The Vic, October 30
By Todd Pruzan
Robyn Hitchcock, who's been touring with Billy Bragg, recently described himself as an aging hippie and Bragg as an aging punk. Though neither label is really on the mark, Bragg certainly had an ax or two to grind during the Thatcher years, and grind he did. His origins as a political busker--"have guitar, will travel"--resonated on his spare early EPs, lo-fi records with high-calorie lyrics about sex and socialism, viewed through the magnifying lens of postadolescence, soaked with piss and vinegar.
But a lot's happened in his world and ours since 1991, when he released the more complex Don't Try This at Home, the last album before fatherhood and the new William Bloke. For starters, as he grinned to his audience last week, the caprice of political correctness has slapped a new multiculti label on his trademark cockney brogue: he now speaks in "estuary English." He crowed over his new son Jack and Jack's mom, Juliet.
The last time Billy Bragg had a new album out, the U.S. had a Republican country-club president and a Supreme Court nominee who was distasteful on many levels to many Americans but not to enough senators. We even had a war. And Bragg was taking notes for his act, delivered sometimes with humor and sometimes with righteous anger. But that, as he once put it in song, was bloody yesterday.
I'll never forget the first time I saw him; that October evening was clear and fresh, and Bragg had plenty on his mind. It was 1988, and things already looked grim for Michael Dukakis. Bragg stomped onto the stage with Michelle Shocked at the Riviera and, after one duet, launched into a solo retooling of Elvis Costello's "Oliver's Army," alluding of course to Oliver North, before braying bits from his brand-new Workers Playtime.
Earlier in the year Bragg had released an EP called Help Save the Youth of America, whose liner notes contained an election-year admonition to his stateside audience: "Remember, when you elect a president, you are electing a president for all of us. Please be more careful this time." Preachy, yes, but then Bragg tended to megaphone his lyrical communiques to the world while clawing clumsy chords on his guitar, like a blacksmith pounding white-hot horseshoes with a hammer (and sickle). Twice more before his "paternity leave," as he jokingly labeled his five-year hiatus the other night, I caught his show. Each time he performed, he clubbed me over the head, and I was all too pleased to get the message.
Last week, of course, we were both eight years older. Maybe I've just grown tired of his shtick, but it seemed to me that at times Bragg behaved more like a comedian than an angry poet. He sang about his new son: "I'm not trying to change the world / I'm not looking for a new England / I'm just looking for a decent baby-sitter." He came out against the Bank of Montreal's co-optation of Bob Dylan's chestnut "The Times They Are A-Changin'" as a score to its commercials. He did get off a few solid punches, as when he ground his guitar on 1991's "Accident Waiting to Happen" in dubious honor of scabs at the Detroit Free Press. But his most controversial comment of the evening was not his stance against the death penalty (met largely with silence) but his contention that baseball was "as execrably boring as cricket" (met with cheers and boos alike). Cute, as always, but suddenly harmless too.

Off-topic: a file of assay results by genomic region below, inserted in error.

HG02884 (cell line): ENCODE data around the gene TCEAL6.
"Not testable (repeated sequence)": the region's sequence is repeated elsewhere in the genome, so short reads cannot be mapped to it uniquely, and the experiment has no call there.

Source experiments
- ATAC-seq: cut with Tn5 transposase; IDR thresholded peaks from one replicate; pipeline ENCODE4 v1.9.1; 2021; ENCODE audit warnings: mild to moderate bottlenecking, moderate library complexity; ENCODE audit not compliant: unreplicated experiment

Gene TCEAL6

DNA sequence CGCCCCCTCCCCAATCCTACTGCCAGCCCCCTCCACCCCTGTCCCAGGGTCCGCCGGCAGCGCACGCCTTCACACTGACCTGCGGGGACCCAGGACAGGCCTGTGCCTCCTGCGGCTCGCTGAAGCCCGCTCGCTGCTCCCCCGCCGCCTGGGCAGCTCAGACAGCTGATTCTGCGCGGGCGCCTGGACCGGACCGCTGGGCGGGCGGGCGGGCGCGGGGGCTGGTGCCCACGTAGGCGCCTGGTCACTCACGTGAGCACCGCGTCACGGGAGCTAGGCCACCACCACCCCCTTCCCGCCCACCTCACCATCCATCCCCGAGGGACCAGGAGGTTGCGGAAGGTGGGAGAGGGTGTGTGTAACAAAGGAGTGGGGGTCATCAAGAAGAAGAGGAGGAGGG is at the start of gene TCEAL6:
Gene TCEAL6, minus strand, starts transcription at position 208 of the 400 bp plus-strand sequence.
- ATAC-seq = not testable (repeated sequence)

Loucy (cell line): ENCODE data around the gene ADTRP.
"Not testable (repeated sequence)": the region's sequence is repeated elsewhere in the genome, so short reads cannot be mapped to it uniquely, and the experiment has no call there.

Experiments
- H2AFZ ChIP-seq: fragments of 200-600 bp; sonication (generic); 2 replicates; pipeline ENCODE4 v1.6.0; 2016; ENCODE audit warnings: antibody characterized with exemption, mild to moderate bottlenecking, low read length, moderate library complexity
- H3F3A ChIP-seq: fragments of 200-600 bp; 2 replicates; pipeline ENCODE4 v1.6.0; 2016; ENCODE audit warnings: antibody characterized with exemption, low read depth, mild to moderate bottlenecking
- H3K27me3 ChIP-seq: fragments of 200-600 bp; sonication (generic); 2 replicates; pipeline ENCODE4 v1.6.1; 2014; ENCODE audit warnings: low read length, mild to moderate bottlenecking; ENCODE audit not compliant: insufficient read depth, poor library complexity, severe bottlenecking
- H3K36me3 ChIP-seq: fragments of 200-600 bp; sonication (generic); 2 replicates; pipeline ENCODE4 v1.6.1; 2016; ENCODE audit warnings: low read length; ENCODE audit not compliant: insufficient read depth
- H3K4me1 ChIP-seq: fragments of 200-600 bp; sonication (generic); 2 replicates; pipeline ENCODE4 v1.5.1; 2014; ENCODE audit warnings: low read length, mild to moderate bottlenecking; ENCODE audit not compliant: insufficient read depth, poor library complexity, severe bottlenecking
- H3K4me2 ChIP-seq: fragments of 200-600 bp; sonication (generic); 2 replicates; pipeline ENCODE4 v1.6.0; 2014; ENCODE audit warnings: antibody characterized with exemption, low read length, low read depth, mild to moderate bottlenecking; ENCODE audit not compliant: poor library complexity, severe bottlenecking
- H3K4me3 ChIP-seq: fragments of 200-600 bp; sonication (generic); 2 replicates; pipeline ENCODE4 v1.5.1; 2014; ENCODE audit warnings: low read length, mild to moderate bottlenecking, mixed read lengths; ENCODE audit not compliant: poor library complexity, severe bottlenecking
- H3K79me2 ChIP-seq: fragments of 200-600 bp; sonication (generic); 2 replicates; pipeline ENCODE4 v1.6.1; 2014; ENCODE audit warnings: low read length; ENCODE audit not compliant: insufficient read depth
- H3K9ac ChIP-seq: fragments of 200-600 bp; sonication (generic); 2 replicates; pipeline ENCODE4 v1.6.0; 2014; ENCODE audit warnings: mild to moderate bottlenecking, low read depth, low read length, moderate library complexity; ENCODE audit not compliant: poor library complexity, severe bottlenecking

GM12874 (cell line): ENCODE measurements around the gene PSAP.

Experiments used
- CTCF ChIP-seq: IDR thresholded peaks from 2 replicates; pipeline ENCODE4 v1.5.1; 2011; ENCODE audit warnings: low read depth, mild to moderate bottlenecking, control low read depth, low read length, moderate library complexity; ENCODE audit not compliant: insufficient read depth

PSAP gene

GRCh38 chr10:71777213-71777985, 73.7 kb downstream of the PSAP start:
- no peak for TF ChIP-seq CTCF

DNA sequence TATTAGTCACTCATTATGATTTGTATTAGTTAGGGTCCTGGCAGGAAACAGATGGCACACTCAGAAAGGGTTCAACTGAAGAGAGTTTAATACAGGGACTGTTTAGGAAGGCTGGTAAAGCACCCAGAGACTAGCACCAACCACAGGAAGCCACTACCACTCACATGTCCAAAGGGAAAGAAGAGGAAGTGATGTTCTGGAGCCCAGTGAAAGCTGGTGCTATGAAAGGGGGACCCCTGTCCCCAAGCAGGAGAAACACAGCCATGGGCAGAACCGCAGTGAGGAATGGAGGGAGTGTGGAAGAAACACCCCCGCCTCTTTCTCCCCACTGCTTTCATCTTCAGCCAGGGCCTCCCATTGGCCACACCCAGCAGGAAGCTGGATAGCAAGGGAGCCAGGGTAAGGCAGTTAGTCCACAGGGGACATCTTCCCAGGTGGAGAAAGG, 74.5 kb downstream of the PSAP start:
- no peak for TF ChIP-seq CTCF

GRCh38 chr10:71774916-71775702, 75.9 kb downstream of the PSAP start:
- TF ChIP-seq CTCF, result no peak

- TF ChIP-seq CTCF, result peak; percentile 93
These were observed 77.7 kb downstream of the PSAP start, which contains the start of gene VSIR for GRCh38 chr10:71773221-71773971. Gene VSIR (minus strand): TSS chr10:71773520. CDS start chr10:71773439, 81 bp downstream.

"You still have the power to vote," he reminded us as he left the stage. "Even as the major parties continue to let us down."
Democrats (and Labour) aren't the only ones letting us down. Bragg's act was so charming and comfortable it was, much like his new album, as execrably boring as cricket. In Bragg's world, issues clearly delineated as right and left--or wrong and right--make for better songs than the grayer areas of multifaceted public policy and social concerns, just as simpler issues make for better slogans.
William Bloke does make some effort to recapture the old fighting spirit. The radio-ready single "Upfield" contains what could be the album's central theme--"I've got a socialism of the heart"--but it's prettified with a flaring brass section and spastic tempo. (There's a real advantage to a solo performance: When he pried "Upfield" out of its shiny exoskeleton, I was actually surprised and delighted to find a Billy Bragg song inside.)
But mostly the record is crammed with tiresome treacle, as on "The Space Race Is Over" (adored by much of the music press, for some reason), "Sugardaddy," and the abominable "Northern Industrial Town," a self-parodic anthem if he's ever written one. Even less successfully than echoing himself, Bragg rehashes the cruelly ironic pop we've all had quite enough of by now from Morrissey, Pulp, and the Beautiful South, sneering (on "Everybody Loves You Babe") "I'm begging you to stay / Out of my way."
It does not feel good to be so tough on Billy Bragg. I've long identified closely with his goofy self-effacement and his unapologetic left-of-center stance; I even resemble him slightly. The unflinching social themes of his lyrics were themes I sought out because I couldn't hear them as loudly anywhere else. Now he's stopped delivering them, and maybe I wouldn't believe them if he did. Unfortunately, I'm not interested in what he's delivering in their stead.
Billy: Remember, when you make a record, you are making a record for all of us. Please be more careful this time.
Art accompanying story in printed newspaper (not available in this archive): photo/ David V.Kamba.